PRESUMPTION; OR, THE STORY OF PHAËTHON
HERE was a nymph named Clymĕnē,
who had a
son so handsome that he was called Phaëthon,
which means in Greek, "bright, radiant, shining," like
the sun. When he grew up the goddess Venus was
so charmed with him that she made him the chief ruler
of all her temples, and took him into such high favor
that all his friends and companions were filled with
One day, when Phaëthon was foolishly bragging
about his own beauty and greatness, and how much he
was put by a goddess above other men, one of his companions,
named Ĕpăphus, answered him, scornfully:—
"Ah! you may boast and brag, but you are a nobody after all!
My father was Jupiter, as everybody
knows; but who was yours?"
So Phaëthon went to his mother Clymene, and
"Mother, they taunt me for not being the son of a
god; me, who am fit to be a god myself for my grace
 and beauty. Who was my father? He must at least
have been some great king, to be the father of such a
son as I."
"A king!" said Clymene. "Ay—and a greater
than all kings! Tell them, from me, that your father
is Phœbus Apollo, the god of the Sun!"
But when he went back and told his friends, "My
father is Phœbus Apollo, the god of the Sun," Epaphus
and the others only scorned him and laughed at him
the more. "You've caught your bragging from your
mother," said they. "You're her son, anyhow,
whoever your father may be."
When Clymene heard this, she felt terribly offended.
"Then I will prove my words," said she. "Go to the
Palace of the Sun and enter boldly. There you will
see the Sun-god in all his glory. Demand of him to
declare you to be his son openly before all the world,
so that even the sons of Jupiter shall hang their heads
If Apollo had been still banished upon earth, of
course Phaëthon could have found him very easily.
But the nine years of banishment were over now, and
the only way to find the god of the Sun was to seek
him in his palace above the sky. How Phaëthon managed
to get there I have never heard; but I suppose
his mother was able to tell him the secret way. You
may imagine the glorious and wonderful place it
was—  the House of the Sun, with the stars for the windows
that are lighted up at night, and the clouds for curtains,
and the blue sky for a garden, and the Zodiac
for a carriage-drive. The sun itself, as you have heard,
is the chariot of Apollo, drawn by four horses of white
fire, who feed on golden grain, and are driven by the
god himself round and round the world. Phaëthon
entered boldly, as his mother had told him, found
Apollo in all his glory, and said:—
"My mother, Clymene, says that I am your son. Is
"Certainly," said Apollo, "it is true."
"Then give me a sign," said Phaëthon, "that all may
know and believe. Make me sure that I am your son."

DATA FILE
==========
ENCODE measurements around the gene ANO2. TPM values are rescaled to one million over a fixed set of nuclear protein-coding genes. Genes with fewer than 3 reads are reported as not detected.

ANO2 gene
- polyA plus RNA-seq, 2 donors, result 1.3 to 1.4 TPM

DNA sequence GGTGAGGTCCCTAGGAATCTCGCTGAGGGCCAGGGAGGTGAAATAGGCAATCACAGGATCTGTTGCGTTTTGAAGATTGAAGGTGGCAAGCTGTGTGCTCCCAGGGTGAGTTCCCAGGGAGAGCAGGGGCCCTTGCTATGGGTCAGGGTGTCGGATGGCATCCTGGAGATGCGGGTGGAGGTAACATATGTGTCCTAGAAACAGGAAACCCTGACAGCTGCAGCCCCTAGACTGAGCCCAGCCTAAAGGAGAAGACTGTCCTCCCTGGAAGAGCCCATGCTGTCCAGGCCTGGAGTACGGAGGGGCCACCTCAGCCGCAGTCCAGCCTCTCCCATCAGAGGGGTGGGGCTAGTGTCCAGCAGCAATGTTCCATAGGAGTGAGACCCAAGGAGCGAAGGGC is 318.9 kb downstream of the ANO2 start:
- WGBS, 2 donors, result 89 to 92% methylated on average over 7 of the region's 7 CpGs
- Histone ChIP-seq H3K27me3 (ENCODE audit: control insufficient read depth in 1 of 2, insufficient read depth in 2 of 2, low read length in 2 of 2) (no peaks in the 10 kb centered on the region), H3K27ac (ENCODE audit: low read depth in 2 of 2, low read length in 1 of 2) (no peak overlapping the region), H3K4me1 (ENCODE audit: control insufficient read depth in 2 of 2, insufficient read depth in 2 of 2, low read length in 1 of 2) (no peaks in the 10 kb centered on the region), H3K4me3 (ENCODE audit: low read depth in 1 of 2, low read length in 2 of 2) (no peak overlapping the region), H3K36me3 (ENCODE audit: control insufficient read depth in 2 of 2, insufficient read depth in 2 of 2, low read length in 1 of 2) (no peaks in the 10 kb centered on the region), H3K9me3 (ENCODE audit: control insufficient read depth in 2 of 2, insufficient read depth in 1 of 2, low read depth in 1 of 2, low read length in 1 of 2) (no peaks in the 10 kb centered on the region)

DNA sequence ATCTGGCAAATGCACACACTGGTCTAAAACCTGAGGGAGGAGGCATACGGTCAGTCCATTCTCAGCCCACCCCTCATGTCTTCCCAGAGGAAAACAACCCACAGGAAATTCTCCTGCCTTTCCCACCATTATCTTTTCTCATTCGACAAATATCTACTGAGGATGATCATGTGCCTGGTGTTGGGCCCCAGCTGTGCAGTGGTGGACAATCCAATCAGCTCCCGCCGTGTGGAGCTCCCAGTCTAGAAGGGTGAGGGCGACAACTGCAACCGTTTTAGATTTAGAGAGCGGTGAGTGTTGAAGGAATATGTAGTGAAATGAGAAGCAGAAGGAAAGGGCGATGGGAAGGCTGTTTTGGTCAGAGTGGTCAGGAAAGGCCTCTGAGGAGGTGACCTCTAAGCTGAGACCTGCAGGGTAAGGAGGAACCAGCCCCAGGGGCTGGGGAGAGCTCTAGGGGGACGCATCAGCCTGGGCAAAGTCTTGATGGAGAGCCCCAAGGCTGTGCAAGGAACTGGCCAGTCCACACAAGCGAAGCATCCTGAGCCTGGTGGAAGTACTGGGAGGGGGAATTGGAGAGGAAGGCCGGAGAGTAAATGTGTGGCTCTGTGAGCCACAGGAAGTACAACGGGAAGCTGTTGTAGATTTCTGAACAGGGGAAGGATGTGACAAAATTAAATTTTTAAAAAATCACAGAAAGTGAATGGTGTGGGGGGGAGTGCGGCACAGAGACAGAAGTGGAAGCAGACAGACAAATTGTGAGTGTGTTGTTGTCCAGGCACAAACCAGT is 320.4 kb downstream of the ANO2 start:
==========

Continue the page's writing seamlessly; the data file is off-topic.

"Tell them that I say so," said Apollo.
"There—don't hinder me any more. My horses are harnessed:
it is time for the sun to rise."
"No," said Phaëthon, "they will only say that I
brag and lie. Give me a sign for all the world to see—a
sign that only a father would give to his own
"Very well," said Apollo, who was getting impatient
at being so hindered. "Only tell me what you want
me to do, and it shall be done."
"You swear it—by Styx?" said Phaëthon.
Now you must know that the Styx was a river in
Hades by which the gods swore; and that an oath "by
 Styx" was as binding upon a god as a plain promise
is upon a gentleman.
"I swear it—by Styx!" said Apollo, rather rashly,
as you will see. But he was now in a very great hurry
"Then," said Phaëthon, "let me drive the horses of
the Sun for one whole day!"
This put Apollo in terrible alarm, for he knew very
well that no hand, not even a god's, can drive the
horses of the Sun but his own. But he had sworn by
Styx—the oath that cannot be broken. All he could
do was to keep the world waiting for sunrise while he
showed Phaëthon how to hold the reins and the whip,
and pointed out what course to take, and warned him
of the dangers of the road. "But it's all of no use.
You'll never do it," said he. "Give it up, while there
is yet time! You know not what you do."
"Oh, but I do, though," said Phaëthon. "I know
I can. There—I understand it all now, without another
word." So saying, he sprang into the chariot,
seized the reins, and gave the four fiery horses four
lashes that sent them flying like comets through the air.
"Hold them in—hold them hard!" cried Apollo.
But Phaëthon was off, and too far off to hear.
Off indeed! and where? The world must have been
amazed that day to see the sun rise like a rocket and
 go dashing about the sky, north, south, east, west—anywhere,
nowhere, everywhere! Well the horses knew
that it was not Apollo, their master, who plied the
whip and held the reins. They took their bits between
their teeth, and—bolted. They kicked a planet to
bits (astronomers know where the pieces are still): they
broke holes in the chariot, which we can see, and call
"sun-spots," to this day: it was as if chaos were come
again. At last, Phaëthon, whose own head was reeling,
saw to his horror that the horses, in their mad
rush, were getting nearer and nearer to the earth itself—and
what would happen then? If the wheels touched
the globe we live on, it would be scorched to a cinder.
Nearer, nearer, nearer it came—till a last wild kick
broke the traces, overturned the sun itself, and Phaëthon
fell, and fell, and fell, till he fell into the sea,
and was drowned. And then the horses trotted quietly
The story of Phaëthon is always taken as a warning
against being conceited and self-willed. But there are
some curious things about it still to be told. The
Greeks fancied that the great desert of Sahara, in
Africa, is the place where the earth was scorched by
the sun's chariot-wheel, and that the African negroes
were burned black in the same way, and have never
got white again. And the poplars are Phaëthon's
sisters, who wept themselves for his death into trees.